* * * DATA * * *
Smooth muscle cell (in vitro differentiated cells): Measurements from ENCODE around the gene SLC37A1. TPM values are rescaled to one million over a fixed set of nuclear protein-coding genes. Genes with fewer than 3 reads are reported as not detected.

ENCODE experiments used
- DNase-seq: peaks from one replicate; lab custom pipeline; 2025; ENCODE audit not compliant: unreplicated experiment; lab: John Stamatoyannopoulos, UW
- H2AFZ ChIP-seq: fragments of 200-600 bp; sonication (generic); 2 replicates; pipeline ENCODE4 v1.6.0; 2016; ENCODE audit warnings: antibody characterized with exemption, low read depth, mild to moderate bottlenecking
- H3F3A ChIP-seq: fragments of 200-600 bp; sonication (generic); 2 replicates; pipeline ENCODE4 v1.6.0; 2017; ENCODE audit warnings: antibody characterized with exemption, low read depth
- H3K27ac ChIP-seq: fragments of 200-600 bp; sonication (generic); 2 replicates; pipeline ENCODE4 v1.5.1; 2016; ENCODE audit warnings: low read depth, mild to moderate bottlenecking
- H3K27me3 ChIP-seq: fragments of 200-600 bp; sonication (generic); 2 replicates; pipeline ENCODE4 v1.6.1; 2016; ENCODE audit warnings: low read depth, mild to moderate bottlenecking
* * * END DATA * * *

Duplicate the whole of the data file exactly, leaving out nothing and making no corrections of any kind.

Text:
Smooth muscle cell (in vitro differentiated cells): Measurements from ENCODE around the gene SLC37A1. TPM values are rescaled to one million over a fixed set of nuclear protein-coding genes. Genes with fewer than 3 reads are reported as not detected.

ENCODE experiments used
- DNase-seq: peaks from one replicate; lab custom pipeline; 2025; ENCODE audit not compliant: unreplicated experiment; lab: John Stamatoyannopoulos, UW
- H2AFZ ChIP-seq: fragments of 200-600 bp; sonication (generic); 2 replicates; pipeline ENCODE4 v1.6.0; 2016; ENCODE audit warnings: antibody characterized with exemption, low read depth, mild to moderate bottlenecking
- H3F3A ChIP-seq: fragments of 200-600 bp; sonication (generic); 2 replicates; pipeline ENCODE4 v1.6.0; 2017; ENCODE audit warnings: antibody characterized with exemption, low read depth
- H3K27ac ChIP-seq: fragments of 200-600 bp; sonication (generic); 2 replicates; pipeline ENCODE4 v1.5.1; 2016; ENCODE audit warnings: low read depth, mild to moderate bottlenecking
- H3K27me3 ChIP-seq: fragments of 200-600 bp; sonication (generic); 2 replicates; pipeline ENCODE4 v1.6.1; 2016; ENCODE audit warnings: low read depth, mild to moderate bottlenecking